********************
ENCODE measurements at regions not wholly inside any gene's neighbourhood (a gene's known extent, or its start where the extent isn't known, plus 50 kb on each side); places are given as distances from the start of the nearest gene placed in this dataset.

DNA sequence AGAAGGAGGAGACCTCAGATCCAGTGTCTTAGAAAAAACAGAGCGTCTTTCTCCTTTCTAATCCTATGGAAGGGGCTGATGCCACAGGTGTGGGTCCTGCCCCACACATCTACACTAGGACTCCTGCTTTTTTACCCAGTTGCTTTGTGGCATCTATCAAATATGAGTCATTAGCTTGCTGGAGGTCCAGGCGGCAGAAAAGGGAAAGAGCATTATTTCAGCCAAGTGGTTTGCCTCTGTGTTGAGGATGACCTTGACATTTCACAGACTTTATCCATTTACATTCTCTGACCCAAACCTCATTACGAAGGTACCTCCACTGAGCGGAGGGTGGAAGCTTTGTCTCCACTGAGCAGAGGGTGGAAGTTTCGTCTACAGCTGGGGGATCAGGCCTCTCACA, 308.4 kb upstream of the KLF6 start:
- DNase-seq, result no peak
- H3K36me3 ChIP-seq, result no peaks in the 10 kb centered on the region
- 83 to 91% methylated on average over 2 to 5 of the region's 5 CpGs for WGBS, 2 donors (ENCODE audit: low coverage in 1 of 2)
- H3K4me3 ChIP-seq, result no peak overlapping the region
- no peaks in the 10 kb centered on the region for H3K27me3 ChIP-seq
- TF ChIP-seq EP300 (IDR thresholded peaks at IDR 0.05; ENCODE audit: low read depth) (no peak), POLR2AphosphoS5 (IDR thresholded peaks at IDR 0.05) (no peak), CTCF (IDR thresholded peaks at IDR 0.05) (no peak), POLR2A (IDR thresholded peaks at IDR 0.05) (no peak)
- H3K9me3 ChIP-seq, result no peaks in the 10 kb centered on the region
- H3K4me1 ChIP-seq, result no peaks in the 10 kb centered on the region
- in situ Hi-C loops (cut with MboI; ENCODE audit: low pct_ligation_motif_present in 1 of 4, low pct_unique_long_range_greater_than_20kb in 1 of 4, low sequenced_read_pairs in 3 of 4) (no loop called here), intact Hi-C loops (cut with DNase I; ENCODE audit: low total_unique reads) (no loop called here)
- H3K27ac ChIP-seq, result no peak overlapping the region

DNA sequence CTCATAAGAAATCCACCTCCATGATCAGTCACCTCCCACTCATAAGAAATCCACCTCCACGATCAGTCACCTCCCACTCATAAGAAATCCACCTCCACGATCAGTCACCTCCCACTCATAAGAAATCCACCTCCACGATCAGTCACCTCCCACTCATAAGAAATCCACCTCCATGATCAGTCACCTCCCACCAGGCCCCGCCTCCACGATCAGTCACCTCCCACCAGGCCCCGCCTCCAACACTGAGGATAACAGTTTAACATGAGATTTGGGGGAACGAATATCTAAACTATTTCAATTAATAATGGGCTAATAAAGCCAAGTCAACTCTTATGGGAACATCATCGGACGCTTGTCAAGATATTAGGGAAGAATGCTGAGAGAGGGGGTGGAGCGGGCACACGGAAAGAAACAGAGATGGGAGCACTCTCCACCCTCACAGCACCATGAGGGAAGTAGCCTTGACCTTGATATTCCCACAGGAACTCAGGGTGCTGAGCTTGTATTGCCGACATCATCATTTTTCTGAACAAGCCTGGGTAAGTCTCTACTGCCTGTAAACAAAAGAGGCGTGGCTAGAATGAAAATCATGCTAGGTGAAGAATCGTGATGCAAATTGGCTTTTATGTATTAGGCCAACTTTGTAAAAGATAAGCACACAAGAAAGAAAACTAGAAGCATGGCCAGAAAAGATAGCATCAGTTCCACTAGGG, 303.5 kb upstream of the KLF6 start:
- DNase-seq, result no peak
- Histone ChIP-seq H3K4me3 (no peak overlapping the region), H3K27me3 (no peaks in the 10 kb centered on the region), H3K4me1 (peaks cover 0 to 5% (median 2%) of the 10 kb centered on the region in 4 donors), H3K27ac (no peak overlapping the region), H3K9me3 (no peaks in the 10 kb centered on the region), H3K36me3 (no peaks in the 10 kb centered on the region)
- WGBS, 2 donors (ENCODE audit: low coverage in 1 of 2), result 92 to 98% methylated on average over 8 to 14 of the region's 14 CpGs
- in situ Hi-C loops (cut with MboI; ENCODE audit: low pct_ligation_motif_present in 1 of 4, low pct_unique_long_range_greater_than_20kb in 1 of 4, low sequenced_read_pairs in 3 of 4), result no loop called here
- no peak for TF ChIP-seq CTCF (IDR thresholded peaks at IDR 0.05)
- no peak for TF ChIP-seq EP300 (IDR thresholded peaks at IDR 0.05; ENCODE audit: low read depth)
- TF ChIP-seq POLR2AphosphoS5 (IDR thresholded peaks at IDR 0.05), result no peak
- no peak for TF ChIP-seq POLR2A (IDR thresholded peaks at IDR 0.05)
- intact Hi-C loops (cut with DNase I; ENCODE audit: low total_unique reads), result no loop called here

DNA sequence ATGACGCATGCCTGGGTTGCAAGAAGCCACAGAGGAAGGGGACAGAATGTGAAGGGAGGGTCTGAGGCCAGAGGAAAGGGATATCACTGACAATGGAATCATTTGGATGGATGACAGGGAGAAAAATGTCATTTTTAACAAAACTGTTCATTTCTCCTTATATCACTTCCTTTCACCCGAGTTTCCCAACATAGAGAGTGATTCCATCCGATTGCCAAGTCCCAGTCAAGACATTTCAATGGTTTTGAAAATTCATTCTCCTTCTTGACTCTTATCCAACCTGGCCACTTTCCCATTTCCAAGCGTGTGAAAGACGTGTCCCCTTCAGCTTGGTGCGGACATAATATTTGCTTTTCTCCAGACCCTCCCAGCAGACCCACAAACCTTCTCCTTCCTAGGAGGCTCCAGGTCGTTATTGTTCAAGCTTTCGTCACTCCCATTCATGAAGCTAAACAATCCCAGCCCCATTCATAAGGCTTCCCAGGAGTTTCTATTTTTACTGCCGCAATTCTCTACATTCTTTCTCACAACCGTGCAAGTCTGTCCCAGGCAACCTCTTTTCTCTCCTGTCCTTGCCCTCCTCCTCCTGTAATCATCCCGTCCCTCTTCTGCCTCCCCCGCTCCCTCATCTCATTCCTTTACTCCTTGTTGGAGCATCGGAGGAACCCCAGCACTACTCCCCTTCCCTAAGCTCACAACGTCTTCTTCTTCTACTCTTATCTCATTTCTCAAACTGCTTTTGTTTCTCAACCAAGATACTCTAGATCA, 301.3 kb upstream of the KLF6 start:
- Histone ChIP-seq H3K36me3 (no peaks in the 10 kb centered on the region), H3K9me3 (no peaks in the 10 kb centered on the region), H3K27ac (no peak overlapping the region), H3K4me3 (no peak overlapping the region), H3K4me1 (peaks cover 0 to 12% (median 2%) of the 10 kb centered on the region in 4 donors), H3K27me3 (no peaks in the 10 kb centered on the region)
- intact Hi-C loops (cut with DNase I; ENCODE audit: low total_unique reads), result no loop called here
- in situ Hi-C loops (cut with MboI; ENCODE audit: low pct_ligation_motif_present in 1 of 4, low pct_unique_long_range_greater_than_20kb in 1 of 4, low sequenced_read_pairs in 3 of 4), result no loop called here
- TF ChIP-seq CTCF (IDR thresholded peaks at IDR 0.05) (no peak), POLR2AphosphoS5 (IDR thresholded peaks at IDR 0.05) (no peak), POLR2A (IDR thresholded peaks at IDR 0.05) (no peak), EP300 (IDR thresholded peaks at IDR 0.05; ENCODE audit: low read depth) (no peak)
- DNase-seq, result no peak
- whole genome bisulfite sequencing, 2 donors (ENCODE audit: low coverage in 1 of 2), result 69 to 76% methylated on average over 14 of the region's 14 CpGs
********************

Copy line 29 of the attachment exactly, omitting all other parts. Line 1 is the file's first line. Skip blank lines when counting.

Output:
- whole genome bisulfite sequencing, 2 donors (ENCODE audit: low coverage in 1 of 2), result 69 to 76% methylated on average over 14 of the region's 14 CpGs